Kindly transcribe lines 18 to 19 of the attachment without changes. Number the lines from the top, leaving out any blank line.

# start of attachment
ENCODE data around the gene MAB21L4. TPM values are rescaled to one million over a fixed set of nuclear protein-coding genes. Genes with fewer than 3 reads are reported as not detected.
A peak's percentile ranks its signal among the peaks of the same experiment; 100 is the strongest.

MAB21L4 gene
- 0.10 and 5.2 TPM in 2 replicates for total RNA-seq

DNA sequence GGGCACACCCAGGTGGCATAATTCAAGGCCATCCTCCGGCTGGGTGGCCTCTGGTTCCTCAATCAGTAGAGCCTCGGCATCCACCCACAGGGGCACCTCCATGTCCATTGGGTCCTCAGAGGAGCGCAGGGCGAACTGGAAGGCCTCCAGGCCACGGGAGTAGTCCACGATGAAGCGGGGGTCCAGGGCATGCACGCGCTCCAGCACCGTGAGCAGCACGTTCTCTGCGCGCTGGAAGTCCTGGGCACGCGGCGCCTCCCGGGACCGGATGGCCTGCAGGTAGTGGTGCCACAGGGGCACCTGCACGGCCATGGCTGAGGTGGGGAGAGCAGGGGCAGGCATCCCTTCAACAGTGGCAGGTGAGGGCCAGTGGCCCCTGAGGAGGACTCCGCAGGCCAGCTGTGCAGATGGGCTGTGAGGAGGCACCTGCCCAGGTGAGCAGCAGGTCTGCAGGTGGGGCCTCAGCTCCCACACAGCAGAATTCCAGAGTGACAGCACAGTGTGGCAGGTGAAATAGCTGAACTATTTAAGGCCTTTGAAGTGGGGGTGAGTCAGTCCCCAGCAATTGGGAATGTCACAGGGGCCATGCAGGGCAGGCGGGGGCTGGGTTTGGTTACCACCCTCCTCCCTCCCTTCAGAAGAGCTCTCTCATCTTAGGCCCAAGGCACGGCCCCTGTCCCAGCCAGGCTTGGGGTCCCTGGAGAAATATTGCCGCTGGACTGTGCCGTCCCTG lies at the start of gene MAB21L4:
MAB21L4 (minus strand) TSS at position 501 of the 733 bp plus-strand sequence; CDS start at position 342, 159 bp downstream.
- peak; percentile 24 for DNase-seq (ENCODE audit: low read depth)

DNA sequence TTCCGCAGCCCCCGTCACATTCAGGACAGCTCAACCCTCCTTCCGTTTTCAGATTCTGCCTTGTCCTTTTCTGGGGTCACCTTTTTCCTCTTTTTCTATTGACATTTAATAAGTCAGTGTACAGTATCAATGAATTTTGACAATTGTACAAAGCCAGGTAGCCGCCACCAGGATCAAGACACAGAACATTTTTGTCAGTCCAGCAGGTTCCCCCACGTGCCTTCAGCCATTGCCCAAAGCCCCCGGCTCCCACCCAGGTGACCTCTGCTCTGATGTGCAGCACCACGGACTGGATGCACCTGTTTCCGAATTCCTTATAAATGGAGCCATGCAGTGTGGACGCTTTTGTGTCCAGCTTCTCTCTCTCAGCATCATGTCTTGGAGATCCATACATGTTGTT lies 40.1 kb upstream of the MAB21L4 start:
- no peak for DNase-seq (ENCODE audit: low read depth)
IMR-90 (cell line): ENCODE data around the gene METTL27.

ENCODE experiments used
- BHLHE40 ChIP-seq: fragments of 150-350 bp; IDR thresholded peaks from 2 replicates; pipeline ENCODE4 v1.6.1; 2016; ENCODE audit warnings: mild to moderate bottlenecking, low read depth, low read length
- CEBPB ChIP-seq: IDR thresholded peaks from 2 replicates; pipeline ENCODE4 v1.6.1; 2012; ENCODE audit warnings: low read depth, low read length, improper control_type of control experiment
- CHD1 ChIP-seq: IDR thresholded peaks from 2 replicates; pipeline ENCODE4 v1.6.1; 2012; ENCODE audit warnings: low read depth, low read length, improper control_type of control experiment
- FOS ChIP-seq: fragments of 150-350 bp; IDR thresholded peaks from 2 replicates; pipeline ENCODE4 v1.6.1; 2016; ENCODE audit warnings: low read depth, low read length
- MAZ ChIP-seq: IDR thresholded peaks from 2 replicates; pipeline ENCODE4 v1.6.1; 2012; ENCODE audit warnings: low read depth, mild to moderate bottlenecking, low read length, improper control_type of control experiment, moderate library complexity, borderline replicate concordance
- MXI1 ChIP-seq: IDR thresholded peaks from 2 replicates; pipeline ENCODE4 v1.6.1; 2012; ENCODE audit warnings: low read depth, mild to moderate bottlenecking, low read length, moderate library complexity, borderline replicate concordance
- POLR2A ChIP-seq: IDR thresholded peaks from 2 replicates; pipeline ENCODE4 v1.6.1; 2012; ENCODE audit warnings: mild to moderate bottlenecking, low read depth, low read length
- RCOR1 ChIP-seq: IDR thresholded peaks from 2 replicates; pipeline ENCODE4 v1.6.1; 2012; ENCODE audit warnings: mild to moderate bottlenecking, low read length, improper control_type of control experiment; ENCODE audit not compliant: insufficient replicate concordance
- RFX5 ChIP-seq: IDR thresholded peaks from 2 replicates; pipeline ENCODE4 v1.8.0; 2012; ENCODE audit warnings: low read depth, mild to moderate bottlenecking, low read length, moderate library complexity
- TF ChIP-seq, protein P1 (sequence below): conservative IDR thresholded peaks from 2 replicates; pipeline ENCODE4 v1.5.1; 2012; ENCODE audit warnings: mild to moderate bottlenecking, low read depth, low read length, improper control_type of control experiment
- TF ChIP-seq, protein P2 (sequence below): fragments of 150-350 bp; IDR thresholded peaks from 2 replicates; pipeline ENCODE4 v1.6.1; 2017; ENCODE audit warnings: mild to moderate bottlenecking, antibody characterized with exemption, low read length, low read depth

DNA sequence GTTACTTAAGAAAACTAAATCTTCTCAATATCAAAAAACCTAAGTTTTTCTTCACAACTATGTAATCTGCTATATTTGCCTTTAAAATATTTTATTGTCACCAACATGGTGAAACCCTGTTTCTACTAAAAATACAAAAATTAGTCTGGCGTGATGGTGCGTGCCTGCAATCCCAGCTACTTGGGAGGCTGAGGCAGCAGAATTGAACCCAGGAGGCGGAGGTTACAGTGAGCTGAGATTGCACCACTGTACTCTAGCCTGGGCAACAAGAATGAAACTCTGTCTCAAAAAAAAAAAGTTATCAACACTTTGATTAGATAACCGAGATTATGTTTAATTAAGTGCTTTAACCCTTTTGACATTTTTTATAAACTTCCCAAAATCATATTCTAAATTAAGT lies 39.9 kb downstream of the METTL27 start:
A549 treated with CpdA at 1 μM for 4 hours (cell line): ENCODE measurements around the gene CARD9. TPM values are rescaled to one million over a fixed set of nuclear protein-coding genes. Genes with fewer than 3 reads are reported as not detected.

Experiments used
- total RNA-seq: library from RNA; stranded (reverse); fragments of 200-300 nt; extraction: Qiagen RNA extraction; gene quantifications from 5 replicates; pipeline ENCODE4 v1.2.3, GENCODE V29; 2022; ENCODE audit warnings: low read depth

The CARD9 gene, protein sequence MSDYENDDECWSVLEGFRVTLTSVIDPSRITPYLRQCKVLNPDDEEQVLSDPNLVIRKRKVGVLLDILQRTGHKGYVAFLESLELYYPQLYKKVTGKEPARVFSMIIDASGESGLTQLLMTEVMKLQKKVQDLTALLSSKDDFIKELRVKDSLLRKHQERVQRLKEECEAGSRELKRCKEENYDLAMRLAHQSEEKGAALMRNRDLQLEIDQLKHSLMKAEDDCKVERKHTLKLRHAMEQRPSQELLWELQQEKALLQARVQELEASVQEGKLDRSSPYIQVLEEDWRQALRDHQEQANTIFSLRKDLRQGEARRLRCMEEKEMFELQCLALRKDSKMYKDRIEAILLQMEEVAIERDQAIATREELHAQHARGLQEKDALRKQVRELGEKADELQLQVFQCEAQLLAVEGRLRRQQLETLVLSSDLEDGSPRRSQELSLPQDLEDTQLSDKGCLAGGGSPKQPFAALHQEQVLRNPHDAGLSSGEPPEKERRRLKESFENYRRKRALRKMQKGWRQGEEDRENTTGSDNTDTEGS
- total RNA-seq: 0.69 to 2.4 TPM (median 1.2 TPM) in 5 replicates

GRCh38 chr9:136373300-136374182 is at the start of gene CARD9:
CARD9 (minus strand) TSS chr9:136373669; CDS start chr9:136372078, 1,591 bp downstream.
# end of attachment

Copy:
- POLR2A ChIP-seq: IDR thresholded peaks from 2 replicates; pipeline ENCODE4 v1.6.1; 2012; ENCODE audit warnings: mild to moderate bottlenecking, low read depth, low read length
- RCOR1 ChIP-seq: IDR thresholded peaks from 2 replicates; pipeline ENCODE4 v1.6.1; 2012; ENCODE audit warnings: mild to moderate bottlenecking, low read length, improper control_type of control experiment; ENCODE audit not compliant: insufficient replicate concordance